Ritchie Valens Net Worth
|Net Worth:||$500 Thousand|
|Date of Birth:||May 13, 1941 - Feb 3, 1959 (17 years old)|
|Place of Birth:||Pacoima|
|Height:||5 ft 6 in (1.7 m)|
|Profession:||Singer, Guitarist, Songwriter|
|Nationality:||United States of America|
What was Ritchie Valens' Net Worth?
Ritchie Valens was an American singer, songwriter, and guitarist who had a net worth equal to $500 thousand at the time of his death in 1959, after adjusting for inflation. Ritchie Valens was among the early pioneers of rock and roll and Chicano rock. His most famous hit song was "La Bamba," which he adapted from a Mexican folk song. On February 3, 1959, Valens was among the passengers killed in a plane crash in Iowa, with others including fellow musicians Buddy Holly and the Big Bopper. Valens was awarded a star on the Hollywood Walk of Fame at 6733 Hollywood Blvd. He was inducted into the Rock and Roll Hall of Fame in 2001. Ritchie Valens passed away on February 3, 1959 at 17 years old.
Ritchie Valens was born as Richard Valenzuela on May 13, 1941 in the San Fernando Valley area of Los Angeles, California to Mexican parents José and Concepción. He had two half-brothers named Bob and Mario, and two sisters named Connie and Irma. Growing up, Valens was exposed to traditional Mexican mariachi music, flamenco guitar, and rhythm and blues. He was encouraged early on by his father to take up the trumpet and guitar, and later taught himself how to play the drums. As a teenager, Valens went to Pacoima Junior High School and then San Fernando High School. It was during this time he began developing his fear of flying due to the 1957 Pacoima mid-air collision. Valens also played with his first band, the Silhouettes, that same year.
Valens was completely self-taught as a musician, and excelled at singing and playing guitar. He impressed his school classmates so much that one of them, Doug Macchia, sent a tip about Valens to Bob Keane, the president of the small record label Del-Fi. Keane subsequently went to see Valens perform in the San Fernando Valley; wowed, he invited him to audition at his home in Silver Lake. After the audition, Keane signed Valens to Del-Fi.
Given a full backing band consisting of such musicians as Carol Kaye, René Hall, and Earl Palmer, Valens entered Gold Star Studios to make his first recordings. At a single studio session in the summer of 1958, he recorded the original song "Come On, Let's Go" and a cover of Leiber and Stoller's "Framed." These recordings were almost immediately pressed and released, giving Valens his first taste of commercial success. Even more popular was his self-titled debut album, which included the hit songs "Donna" and "La Bamba." The record, which would be the final one to be released in Valens's lifetime, sold over one million copies.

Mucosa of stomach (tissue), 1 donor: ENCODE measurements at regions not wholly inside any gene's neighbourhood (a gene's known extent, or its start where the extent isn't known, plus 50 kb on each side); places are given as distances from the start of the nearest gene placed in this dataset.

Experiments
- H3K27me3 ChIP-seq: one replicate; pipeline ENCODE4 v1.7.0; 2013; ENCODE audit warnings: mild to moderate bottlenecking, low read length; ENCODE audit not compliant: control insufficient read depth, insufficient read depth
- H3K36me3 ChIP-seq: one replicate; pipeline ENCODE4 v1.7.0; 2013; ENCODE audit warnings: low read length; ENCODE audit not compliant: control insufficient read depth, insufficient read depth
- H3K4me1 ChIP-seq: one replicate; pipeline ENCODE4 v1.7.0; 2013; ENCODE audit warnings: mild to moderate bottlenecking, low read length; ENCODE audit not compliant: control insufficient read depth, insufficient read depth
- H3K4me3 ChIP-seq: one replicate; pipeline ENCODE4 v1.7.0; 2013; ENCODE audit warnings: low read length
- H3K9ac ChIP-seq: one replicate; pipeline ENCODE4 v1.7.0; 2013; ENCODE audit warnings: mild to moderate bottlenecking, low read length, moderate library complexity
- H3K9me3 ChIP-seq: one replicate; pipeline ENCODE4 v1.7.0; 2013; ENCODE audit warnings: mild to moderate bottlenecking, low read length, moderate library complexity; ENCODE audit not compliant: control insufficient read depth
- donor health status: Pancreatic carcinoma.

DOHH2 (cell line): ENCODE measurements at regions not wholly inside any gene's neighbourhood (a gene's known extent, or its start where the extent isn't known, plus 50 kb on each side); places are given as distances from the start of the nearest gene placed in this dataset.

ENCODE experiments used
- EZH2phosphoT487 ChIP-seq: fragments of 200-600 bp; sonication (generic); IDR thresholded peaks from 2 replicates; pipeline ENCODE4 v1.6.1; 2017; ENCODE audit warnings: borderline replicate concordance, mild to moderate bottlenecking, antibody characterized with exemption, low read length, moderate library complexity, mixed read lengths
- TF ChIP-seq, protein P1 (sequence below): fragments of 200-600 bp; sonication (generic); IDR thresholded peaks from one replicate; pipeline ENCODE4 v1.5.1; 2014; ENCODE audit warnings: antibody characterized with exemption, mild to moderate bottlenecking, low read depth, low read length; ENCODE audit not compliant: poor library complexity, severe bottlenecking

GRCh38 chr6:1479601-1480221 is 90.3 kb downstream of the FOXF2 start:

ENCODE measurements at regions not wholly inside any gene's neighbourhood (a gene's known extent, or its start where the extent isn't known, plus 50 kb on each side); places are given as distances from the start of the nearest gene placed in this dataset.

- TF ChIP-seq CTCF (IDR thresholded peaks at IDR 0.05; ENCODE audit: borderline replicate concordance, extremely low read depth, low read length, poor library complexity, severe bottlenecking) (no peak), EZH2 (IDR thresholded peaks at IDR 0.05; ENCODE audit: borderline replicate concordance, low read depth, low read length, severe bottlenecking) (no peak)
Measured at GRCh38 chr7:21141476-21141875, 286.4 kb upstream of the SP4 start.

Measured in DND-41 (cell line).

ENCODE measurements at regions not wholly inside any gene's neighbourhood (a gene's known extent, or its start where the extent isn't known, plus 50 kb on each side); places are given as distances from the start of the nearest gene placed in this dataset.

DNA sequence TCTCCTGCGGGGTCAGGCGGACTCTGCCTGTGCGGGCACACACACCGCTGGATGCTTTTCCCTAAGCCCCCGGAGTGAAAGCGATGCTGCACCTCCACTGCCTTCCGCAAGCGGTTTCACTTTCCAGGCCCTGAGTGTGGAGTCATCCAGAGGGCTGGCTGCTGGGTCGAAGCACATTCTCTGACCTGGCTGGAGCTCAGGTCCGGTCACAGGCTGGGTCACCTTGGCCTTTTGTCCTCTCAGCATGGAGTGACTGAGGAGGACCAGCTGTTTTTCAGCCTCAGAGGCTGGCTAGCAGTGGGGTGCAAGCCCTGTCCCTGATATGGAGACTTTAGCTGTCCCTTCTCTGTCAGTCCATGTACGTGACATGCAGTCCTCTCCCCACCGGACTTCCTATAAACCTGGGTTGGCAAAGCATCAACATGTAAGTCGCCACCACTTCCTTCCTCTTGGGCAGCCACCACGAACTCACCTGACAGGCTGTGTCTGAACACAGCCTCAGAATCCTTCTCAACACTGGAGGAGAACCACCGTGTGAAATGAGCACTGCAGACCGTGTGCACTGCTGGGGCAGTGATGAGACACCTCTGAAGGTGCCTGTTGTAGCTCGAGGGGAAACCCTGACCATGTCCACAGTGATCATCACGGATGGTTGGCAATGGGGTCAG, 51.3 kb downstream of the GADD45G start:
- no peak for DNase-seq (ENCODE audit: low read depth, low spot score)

Valens was in a romantic relationship with his high school sweetheart Donna Ludwig from 1957 until his passing. His famous song "Donna" was written for her. Despite their love for each other, their relationship was strained by Valens's career obligations; the tension was compounded by the fact that Ludwig's parents disapproved of her dating a Latino man.
Death and Legacy
After performing in Clear Lake, Iowa on February 2, 1959, Valens, Buddy Holly, and the Big Bopper departed on a small plane from the Mason City airport. En route to Fargo, North Dakota, the plane crashed just minutes after takeoff in the early hours of February 3. The cause of the crash remains unknown. Upon impact, all three passengers as well as pilot Roger Peterson were killed. The tragedy later became known as the "Day the Music Died," a lyric from Don McLean's hit 1971 song "American Pie."
Despite only living to 17 years of age, Valens left behind a rich and enduring legacy. He is recognized as a major progenitor of the Chicano rock and Latin rock movements, and has served as an influence for such artists as Los Lobos and Carlos Santana. Many of his songs, including "Come On, Let's Go" and "Donna," have been extensively covered by other artists. Several albums containing his music were released posthumously, including "Ritchie" and "Ritchie Valens in Concert at Pacoima Jr. High." Valens has also been the subject of biographical films, most notably 1987's "La Bamba," in which he's portrayed by Lou Diamond Phillips.
There have been many tributes to Valens created over the years. In the 90s, his home neighborhood of Pacoima renamed Paxton Park in his honor. Also in Pacoima, many murals have been painted representing Valens, and the US Post Office in the area was renamed after him. A section of the Interstate 5 Freeway in the San Fernando Valley was renamed after Valens, as well, and in 2018 there was a celebration commemorating his legacy.